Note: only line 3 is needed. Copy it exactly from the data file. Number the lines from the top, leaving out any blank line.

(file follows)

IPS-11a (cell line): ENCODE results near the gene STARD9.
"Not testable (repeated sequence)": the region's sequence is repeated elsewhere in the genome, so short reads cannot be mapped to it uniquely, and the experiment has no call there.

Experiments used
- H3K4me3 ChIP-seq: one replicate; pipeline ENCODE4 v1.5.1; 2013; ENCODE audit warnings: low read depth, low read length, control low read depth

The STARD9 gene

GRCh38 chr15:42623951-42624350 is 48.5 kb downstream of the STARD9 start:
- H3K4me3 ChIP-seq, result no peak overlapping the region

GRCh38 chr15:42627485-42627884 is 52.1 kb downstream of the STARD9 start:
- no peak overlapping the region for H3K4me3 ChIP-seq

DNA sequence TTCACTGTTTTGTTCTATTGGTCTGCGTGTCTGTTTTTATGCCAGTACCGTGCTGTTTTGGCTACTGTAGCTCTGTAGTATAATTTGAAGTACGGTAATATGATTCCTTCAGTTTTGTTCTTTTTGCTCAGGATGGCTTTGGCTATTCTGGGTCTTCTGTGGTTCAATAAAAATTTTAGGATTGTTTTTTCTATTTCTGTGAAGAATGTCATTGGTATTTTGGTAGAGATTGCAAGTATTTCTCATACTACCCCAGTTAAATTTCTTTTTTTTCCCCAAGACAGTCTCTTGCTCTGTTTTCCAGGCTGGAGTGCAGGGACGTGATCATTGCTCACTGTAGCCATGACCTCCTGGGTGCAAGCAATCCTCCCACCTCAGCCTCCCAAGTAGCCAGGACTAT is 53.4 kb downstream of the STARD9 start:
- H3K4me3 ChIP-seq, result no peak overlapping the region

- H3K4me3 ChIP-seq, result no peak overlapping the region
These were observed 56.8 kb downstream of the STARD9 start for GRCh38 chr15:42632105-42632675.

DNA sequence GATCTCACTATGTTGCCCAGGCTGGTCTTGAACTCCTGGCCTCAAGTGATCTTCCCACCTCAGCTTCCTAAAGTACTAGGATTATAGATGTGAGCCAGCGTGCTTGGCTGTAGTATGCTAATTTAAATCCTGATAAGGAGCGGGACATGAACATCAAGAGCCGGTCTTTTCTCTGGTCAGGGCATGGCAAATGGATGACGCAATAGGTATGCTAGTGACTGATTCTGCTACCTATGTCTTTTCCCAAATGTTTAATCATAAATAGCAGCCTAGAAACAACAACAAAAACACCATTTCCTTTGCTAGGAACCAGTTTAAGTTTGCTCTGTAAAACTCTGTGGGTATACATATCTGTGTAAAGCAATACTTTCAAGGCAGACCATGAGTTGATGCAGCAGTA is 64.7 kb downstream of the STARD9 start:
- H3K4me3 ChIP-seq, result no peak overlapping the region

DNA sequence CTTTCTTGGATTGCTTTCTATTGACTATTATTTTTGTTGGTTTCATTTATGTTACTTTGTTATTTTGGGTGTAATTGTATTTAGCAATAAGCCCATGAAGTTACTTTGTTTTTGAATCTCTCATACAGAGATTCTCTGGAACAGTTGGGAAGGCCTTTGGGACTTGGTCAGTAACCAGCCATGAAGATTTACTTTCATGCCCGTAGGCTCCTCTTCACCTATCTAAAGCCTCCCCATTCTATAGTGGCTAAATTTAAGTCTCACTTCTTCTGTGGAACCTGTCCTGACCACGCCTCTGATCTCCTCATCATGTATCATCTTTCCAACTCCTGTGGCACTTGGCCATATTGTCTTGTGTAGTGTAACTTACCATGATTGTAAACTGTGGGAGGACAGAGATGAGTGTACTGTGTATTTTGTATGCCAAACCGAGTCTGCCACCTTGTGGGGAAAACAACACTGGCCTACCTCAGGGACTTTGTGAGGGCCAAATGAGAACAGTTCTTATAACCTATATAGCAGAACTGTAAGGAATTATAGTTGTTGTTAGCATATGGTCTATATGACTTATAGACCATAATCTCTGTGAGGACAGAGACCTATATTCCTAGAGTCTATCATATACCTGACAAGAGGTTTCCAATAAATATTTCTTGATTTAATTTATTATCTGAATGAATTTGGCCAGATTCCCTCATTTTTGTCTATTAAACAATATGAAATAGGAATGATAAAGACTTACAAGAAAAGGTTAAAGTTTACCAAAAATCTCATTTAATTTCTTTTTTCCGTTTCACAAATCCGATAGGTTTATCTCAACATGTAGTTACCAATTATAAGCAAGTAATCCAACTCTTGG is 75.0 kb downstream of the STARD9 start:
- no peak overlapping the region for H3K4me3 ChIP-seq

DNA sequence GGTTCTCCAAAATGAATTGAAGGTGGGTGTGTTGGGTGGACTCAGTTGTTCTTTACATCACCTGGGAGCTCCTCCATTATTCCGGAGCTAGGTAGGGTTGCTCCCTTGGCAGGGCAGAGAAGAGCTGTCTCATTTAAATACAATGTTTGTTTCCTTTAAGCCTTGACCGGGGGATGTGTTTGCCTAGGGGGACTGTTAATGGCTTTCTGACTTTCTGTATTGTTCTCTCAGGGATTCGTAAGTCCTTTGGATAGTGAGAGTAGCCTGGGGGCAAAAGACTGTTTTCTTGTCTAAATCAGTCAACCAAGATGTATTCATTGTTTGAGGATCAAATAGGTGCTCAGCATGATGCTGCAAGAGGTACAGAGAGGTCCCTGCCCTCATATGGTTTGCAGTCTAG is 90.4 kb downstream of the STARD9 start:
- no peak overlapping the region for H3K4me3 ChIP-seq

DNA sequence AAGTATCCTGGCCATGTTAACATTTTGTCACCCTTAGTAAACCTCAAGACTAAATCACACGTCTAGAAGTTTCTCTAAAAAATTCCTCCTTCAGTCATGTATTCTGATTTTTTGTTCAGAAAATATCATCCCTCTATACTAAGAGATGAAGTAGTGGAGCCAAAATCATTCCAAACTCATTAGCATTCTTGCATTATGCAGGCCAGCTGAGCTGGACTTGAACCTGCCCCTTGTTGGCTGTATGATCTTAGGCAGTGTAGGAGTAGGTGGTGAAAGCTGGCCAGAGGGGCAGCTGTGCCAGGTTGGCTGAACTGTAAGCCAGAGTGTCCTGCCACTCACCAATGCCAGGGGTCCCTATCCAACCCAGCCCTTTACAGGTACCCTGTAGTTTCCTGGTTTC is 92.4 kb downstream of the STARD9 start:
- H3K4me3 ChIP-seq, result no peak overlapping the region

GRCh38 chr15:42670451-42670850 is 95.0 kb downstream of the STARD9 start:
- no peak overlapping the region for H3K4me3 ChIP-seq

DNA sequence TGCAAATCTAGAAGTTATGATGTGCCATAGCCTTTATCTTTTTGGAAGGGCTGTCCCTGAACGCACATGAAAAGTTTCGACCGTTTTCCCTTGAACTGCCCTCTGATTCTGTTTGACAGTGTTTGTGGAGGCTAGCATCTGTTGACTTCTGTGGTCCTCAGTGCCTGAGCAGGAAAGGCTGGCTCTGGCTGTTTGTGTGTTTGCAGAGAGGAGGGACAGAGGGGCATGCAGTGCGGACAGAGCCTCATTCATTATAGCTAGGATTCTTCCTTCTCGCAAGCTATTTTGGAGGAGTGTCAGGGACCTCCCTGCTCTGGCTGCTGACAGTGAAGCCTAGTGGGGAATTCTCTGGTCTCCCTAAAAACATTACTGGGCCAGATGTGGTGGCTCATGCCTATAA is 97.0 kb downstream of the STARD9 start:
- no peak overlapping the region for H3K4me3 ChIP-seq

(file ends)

Experiments used